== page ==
CIGRE 2008 B5, preferential topic 1

Paris, France. 24 - 29 August

The architecture of a substation automation system may significantly be changed, when a process bus based on IEC 61850 is added. Issues to be considered include testing, reliability and time synchronization. To achieve a cost reduction is one of the major drivers to introduce a process bus. A fully distributed system may offer the most flexibility. However, to address concerns on reliability and availability, optimized system architectures are proposed. This is a controversial topic. Some consider an optimization to address the availability issues as needed and not providing limitations. That may be restricted to the grouping of functions, but not necessarily to the communication links. Other contributions state that by using real time Ethernet, the availability issues can be solved using a flexible architecture. Availability figures were presented for different architectures. From the selected architectures, all redundant solutions fulfill the requirements.

There was an agreement, that an interoperable solution for time synchronization is required as part of the standard. Currently, this is a 1 PPS signal; however, other solutions like IEEE 1588 are proposed as part of a new edition of the standard. Several aspects of time synchronization that need to be considered where mentioned. Samples need to be synchronized at source and the standardization of sample rate is important for interoperability. Synchronization islands may improve availability.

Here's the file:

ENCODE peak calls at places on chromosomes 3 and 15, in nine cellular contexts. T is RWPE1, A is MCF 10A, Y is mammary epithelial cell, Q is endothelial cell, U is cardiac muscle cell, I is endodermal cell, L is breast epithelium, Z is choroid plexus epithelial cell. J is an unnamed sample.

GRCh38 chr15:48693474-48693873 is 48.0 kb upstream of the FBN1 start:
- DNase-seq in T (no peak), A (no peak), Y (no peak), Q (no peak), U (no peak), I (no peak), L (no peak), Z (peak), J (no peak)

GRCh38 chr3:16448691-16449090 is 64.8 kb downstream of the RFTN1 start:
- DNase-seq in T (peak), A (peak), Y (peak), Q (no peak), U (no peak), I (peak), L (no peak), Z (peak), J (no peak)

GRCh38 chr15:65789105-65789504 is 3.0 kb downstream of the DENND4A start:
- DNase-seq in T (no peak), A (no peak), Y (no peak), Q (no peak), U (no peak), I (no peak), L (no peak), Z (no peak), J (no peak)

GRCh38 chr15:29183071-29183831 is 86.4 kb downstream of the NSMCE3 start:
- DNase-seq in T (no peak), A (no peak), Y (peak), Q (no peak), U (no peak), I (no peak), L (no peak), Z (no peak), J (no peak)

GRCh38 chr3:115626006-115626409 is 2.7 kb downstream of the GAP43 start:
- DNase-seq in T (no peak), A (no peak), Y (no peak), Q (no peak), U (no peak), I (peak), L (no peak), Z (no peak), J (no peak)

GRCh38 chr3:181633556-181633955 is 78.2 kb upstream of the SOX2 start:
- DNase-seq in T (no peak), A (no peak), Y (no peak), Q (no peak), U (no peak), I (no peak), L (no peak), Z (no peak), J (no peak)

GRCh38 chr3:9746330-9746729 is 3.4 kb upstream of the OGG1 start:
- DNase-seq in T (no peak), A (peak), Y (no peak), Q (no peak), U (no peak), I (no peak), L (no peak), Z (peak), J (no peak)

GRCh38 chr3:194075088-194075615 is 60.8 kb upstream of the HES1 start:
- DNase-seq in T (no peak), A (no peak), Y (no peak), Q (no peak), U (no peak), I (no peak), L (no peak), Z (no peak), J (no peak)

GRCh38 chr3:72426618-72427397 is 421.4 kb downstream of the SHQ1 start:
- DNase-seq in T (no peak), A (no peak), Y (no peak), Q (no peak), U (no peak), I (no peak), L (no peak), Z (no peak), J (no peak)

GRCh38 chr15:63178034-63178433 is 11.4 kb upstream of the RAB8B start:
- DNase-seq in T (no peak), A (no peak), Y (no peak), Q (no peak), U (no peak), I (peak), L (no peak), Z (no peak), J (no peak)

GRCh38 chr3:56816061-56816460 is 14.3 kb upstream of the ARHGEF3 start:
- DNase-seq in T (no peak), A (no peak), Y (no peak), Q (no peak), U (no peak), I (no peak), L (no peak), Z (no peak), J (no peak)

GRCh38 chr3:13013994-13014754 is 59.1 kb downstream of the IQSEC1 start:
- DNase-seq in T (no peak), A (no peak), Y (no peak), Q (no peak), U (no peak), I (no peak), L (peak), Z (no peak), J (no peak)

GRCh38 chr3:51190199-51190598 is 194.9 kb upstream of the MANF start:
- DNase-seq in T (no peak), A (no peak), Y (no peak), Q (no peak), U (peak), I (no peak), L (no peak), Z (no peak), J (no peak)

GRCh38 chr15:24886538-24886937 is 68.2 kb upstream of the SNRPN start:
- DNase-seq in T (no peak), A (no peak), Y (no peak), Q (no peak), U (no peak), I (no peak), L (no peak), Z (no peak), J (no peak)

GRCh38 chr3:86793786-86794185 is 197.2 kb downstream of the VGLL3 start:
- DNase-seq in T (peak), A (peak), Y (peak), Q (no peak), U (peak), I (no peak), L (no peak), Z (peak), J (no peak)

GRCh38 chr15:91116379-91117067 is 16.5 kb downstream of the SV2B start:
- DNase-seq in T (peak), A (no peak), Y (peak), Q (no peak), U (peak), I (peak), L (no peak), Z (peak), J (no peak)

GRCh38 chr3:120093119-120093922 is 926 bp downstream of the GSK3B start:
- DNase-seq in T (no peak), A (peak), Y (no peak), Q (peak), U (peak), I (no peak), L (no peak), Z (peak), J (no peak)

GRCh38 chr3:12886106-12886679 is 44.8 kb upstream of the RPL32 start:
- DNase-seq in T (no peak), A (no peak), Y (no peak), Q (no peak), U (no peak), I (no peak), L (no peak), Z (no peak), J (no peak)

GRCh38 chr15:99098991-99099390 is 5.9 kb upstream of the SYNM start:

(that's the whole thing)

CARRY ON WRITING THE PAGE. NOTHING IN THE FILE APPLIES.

Cyber security for a process bus was not discussed in the papers, but the issue was raised in the discussion during the conference. All contributors agreed about the relevance, but had different opinions on the methods to be used. One proposal was, to use physical security methods; i.e. to build a fence around the substation and keep it simple inside. Another proposal was to avoid security issues by choosing a point to point architecture. The third proposal referred to SW methods based on IEC 62351, but it was not recommended to use cryptography for GOOSE and sampled value messages.

When introducing a new technology within a system, it is not sufficient to consider only the technical factors. Business benefits like the overall installation costs versus payback are another factor. The process bus helps to do more projects faster, with less resources and less costs. During the session, the key features that reduce the life cycle costs of a process bus based substation automation system have been discussed. These features include an easier implementation, the elimination of copper wires and the self-describing documentation. Extensions and upgrades of the system can be done as SW modifications and the maintenance on the system can be done safely. Another important aspect is the possibility to easily integrate non conventional CTs and VTs with lower costs compared to conventional devices.